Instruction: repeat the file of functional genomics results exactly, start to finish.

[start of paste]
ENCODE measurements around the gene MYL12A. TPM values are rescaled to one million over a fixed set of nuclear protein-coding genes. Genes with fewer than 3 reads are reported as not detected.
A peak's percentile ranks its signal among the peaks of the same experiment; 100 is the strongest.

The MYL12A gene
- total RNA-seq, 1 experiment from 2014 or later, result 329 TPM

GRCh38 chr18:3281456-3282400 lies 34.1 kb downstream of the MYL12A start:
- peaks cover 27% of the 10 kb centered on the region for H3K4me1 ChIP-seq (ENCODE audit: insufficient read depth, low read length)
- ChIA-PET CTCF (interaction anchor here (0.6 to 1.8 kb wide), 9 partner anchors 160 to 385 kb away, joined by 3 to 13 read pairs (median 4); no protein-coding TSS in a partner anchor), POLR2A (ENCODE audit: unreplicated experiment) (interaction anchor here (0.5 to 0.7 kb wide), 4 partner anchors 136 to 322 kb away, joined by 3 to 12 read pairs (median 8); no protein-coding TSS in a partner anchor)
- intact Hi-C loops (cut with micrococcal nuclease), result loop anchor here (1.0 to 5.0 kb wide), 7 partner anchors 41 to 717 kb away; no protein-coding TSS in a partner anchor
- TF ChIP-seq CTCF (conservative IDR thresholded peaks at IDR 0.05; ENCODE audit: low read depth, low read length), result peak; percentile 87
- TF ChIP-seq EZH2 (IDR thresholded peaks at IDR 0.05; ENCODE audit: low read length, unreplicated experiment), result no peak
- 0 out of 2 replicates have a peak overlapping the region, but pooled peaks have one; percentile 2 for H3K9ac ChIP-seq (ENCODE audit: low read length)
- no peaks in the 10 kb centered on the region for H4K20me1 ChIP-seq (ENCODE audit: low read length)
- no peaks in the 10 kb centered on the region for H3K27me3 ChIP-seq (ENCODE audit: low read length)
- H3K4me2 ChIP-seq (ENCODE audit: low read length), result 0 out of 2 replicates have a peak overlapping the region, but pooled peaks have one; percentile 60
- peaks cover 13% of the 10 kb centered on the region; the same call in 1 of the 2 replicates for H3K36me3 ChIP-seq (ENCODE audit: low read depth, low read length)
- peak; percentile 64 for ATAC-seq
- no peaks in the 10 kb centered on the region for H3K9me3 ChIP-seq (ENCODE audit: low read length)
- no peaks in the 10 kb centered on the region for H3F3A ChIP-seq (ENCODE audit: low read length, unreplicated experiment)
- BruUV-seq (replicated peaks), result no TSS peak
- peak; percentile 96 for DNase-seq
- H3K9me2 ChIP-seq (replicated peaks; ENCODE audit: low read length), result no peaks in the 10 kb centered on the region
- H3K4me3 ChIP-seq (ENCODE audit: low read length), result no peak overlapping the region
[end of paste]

ENCODE measurements around the gene MYL12A. TPM values are rescaled to one million over a fixed set of nuclear protein-coding genes. Genes with fewer than 3 reads are reported as not detected.
A peak's percentile ranks its signal among the peaks of the same experiment; 100 is the strongest.

The MYL12A gene
- total RNA-seq, 1 experiment from 2014 or later, result 329 TPM

GRCh38 chr18:3281456-3282400 lies 34.1 kb downstream of the MYL12A start:
- peaks cover 27% of the 10 kb centered on the region for H3K4me1 ChIP-seq (ENCODE audit: insufficient read depth, low read length)
- ChIA-PET CTCF (interaction anchor here (0.6 to 1.8 kb wide), 9 partner anchors 160 to 385 kb away, joined by 3 to 13 read pairs (median 4); no protein-coding TSS in a partner anchor), POLR2A (ENCODE audit: unreplicated experiment) (interaction anchor here (0.5 to 0.7 kb wide), 4 partner anchors 136 to 322 kb away, joined by 3 to 12 read pairs (median 8); no protein-coding TSS in a partner anchor)
- intact Hi-C loops (cut with micrococcal nuclease), result loop anchor here (1.0 to 5.0 kb wide), 7 partner anchors 41 to 717 kb away; no protein-coding TSS in a partner anchor
- TF ChIP-seq CTCF (conservative IDR thresholded peaks at IDR 0.05; ENCODE audit: low read depth, low read length), result peak; percentile 87
- TF ChIP-seq EZH2 (IDR thresholded peaks at IDR 0.05; ENCODE audit: low read length, unreplicated experiment), result no peak
- 0 out of 2 replicates have a peak overlapping the region, but pooled peaks have one; percentile 2 for H3K9ac ChIP-seq (ENCODE audit: low read length)
- no peaks in the 10 kb centered on the region for H4K20me1 ChIP-seq (ENCODE audit: low read length)
- no peaks in the 10 kb centered on the region for H3K27me3 ChIP-seq (ENCODE audit: low read length)
- H3K4me2 ChIP-seq (ENCODE audit: low read length), result 0 out of 2 replicates have a peak overlapping the region, but pooled peaks have one; percentile 60
- peaks cover 13% of the 10 kb centered on the region; the same call in 1 of the 2 replicates for H3K36me3 ChIP-seq (ENCODE audit: low read depth, low read length)
- peak; percentile 64 for ATAC-seq
- no peaks in the 10 kb centered on the region for H3K9me3 ChIP-seq (ENCODE audit: low read length)
- no peaks in the 10 kb centered on the region for H3F3A ChIP-seq (ENCODE audit: low read length, unreplicated experiment)
- BruUV-seq (replicated peaks), result no TSS peak
- peak; percentile 96 for DNase-seq
- H3K9me2 ChIP-seq (replicated peaks; ENCODE audit: low read length), result no peaks in the 10 kb centered on the region
- H3K4me3 ChIP-seq (ENCODE audit: low read length), result no peak overlapping the region